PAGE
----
There are few places in the UK as beautiful as Cornwall, so dive into our guide to find all the inspiration you need for your trips to the southwest. Visit Cornwall and experience the hidden coves, dramatic clifftops and quaint fishing villages.
Explore The Lost Gardens of Heligan
This incredible garden lain neglected since World War I, before it was brought back to its lush, colourful glory in the 1990s. Today, it’s one of the most magical outdoor spaces in Europe and the plant life is incredible: you’ll pass under historic rhododendron boughs from Sikkim and Maoricarved tree ferns from New Zealand, and can explore ornate Italian gardens and an Alpineinspired ravine.
Take in a play at The Minack Theatre
You will struggle to find a more impressive place to watch a play than this open-air amphitheatre that clings to the cliffs above the rolling Atlantic. As
the sun drops and the sky turns a kaleidoscope of colours, keeping your attention on the actors isn’t easy. Our Entertainment team is monitoring the situation and can keep you posted on opening dates.
Learn to surf in Polzeath
The wide, west-facing beach at Polzeath soaks up every bit of swell that hits the north coast and is a great spot for every level, from kneeling novices
to carving experts. All the surf schools in the sunbleached town are good and you can opt for group lessons or one-to-one sessions. Warm-up after your time in the sea with hot chocolate on the terrace at The Waterfront overlooking the sand.
Scale St Michael’s Mount
Popping up in the middle of Mount’s Bay, this tree-cloaked island is possibly one of Cornwall’s most iconic images and one that’s hard to forget. Topped by a Benedictine monastery, it has served as a prison and a castle over the years and the National Trust tours are fascinating. It’s connected to Marazion at low water by a cobbled walkway or you can catch a ferry if the tides aren’t in your favour.
Cast yourself to the Caribbean at Kynance Cove
Tucked away on the west side of the Lizard, it’s a 15-minute walk from the car park to this beautiful cove, which means it’s often a lot quieter than other beaches in the area. Cornwall has so many breathtaking inlets, but this one tops our list – the sea is Caribbean-clear, the sand talcum-white and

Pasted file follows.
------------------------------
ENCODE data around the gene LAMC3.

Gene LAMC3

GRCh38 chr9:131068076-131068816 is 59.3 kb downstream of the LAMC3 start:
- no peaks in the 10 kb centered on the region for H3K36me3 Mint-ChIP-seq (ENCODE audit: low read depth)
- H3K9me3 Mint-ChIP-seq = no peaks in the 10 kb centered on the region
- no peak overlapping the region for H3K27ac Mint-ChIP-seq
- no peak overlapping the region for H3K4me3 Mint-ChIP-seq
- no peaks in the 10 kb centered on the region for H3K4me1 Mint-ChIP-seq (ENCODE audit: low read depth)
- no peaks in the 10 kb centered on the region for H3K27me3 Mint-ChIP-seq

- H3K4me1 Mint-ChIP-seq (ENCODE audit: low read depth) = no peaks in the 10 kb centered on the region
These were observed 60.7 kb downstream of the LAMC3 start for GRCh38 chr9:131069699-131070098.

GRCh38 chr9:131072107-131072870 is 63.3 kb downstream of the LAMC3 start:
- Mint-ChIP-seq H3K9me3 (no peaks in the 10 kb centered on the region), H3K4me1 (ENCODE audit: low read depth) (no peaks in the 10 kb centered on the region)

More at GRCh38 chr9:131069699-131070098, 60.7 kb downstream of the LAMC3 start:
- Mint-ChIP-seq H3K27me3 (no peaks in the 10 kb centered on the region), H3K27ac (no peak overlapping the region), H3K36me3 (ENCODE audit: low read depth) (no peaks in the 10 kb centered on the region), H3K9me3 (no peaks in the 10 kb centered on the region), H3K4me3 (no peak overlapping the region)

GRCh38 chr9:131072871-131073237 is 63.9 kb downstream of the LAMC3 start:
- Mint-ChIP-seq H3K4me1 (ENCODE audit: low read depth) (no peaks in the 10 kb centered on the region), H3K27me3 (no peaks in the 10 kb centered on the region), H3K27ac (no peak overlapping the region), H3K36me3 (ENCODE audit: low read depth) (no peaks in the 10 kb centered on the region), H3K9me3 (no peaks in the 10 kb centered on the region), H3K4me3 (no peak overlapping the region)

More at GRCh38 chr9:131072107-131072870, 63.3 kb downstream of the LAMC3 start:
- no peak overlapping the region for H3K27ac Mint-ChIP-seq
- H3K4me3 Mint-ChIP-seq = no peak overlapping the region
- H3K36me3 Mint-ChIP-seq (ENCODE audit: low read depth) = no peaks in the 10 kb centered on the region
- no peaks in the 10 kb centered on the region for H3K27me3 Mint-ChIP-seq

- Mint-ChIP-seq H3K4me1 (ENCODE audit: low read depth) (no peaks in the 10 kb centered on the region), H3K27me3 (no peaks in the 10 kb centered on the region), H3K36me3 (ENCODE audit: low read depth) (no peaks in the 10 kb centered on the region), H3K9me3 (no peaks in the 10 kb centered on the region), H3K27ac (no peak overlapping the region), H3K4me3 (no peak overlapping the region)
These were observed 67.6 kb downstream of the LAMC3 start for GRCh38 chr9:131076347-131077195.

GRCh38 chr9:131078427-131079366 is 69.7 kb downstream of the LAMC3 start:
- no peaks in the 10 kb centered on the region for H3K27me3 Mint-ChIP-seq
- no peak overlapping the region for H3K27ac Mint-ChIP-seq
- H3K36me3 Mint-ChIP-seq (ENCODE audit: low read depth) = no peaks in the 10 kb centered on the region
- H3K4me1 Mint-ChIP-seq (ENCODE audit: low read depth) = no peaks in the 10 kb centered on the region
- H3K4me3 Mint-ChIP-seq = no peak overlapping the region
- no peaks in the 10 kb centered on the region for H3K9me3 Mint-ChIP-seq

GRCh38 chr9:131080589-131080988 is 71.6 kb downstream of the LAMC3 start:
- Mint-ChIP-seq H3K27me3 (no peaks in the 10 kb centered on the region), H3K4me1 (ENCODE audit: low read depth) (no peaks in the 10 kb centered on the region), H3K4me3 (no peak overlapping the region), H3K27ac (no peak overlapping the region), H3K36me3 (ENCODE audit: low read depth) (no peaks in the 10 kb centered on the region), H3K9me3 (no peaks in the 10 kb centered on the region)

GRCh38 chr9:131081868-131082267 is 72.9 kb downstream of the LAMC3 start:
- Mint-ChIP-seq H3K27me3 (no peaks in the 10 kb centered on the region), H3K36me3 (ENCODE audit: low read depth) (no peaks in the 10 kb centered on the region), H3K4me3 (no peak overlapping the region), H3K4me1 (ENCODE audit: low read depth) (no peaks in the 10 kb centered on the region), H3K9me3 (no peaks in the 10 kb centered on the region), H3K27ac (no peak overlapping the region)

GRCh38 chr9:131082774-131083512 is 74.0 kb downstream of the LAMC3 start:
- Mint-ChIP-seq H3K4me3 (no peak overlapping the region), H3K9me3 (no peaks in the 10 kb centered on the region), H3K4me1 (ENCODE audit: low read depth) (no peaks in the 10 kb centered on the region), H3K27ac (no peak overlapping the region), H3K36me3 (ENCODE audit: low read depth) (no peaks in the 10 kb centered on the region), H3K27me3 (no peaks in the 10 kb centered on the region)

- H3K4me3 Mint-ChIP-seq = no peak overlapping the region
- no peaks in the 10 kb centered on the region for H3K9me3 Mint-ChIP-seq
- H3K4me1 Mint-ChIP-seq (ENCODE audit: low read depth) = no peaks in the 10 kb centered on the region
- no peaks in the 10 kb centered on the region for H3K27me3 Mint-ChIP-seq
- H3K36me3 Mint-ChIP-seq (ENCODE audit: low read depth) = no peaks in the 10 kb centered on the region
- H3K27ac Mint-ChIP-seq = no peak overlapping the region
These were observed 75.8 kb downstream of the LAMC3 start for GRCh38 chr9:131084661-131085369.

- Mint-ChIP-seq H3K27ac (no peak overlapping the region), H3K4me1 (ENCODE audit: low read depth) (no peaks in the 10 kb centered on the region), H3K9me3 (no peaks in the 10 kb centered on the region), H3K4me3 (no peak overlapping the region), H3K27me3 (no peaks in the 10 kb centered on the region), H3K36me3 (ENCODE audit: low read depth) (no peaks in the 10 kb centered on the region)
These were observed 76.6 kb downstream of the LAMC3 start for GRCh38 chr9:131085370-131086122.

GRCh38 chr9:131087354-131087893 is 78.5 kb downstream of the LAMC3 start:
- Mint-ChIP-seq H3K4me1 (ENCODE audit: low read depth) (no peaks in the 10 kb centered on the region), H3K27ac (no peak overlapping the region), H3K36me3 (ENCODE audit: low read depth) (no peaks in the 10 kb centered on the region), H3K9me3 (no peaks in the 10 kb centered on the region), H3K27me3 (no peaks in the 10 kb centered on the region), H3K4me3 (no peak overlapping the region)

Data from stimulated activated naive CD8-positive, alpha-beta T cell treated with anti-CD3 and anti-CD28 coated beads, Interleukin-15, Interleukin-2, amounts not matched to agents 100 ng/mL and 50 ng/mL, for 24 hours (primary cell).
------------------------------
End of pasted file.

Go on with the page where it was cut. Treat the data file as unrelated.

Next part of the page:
the cliffs a contrasting reddish-brown. It gets the sun all day and it’s a sheltered, safe swim spot for little ones. You’ll want to keep this place under
Head inland to Altarnun and Bodmin Moor
Cornwall isn’t just about hidden coves and dramatic clifftops; it also has plenty of inland wonders. Bodmin Moor is a wild landscape that’s been the inspiration for many dark tales, not least Daphne Du Maurier’s
Jamaica Inn. We recommended hiking to the top of Brown Willy before dropping into the historic village of Altarnun for lunch at the atmospheric Rising Sun pub.
Explore the creeks and rivers of the Helford Passage
Trees tumble to the water line along the length of this stunning estuary. At low tide, it reveals countless small shingle beaches – many of which are only accessible by boat. Pack a picnic and hire a kayak, or jump on one of the leisurely tours that navigate this calm waterway. It makes for a wonderful family day out and will open your eyes to yet another incredible Cornish landscape. There are lots of waterside cottages available for hire too – get in touch for details.
Cast yourself back in time at Crackington Haven
This quaint village began life as a small port importing limestone and coal, and exporting slate from small, local quarries. Traces of a donkey path going down to Strangle Beach where sand, stone and slate were collected can still be seen. The contorted cliffs that flank the bay were shaped by a geological phenomenon millions of years ago and the area is home to some of the most varied bird life in Cornwall.
Lace up your walking boots on the Roseland Peninsula
Pick up an Ordnance Survey map of the area (OS 204) and plan a circular route around the spectacular, unspoilt coastline of the Roseland Peninsula. You’ll drop to sea level where you can swim in deserted coves, before ascending to the top of cliffs for incredible views. Keep your eyes peeled for Peregrine falcons that nest in the area, and you may be lucky enough to spot dolphins and basking sharks as you gaze out to sea.
If you are heading east, read our guide to Top 12 Things To Experience in Norfolk and Suffolk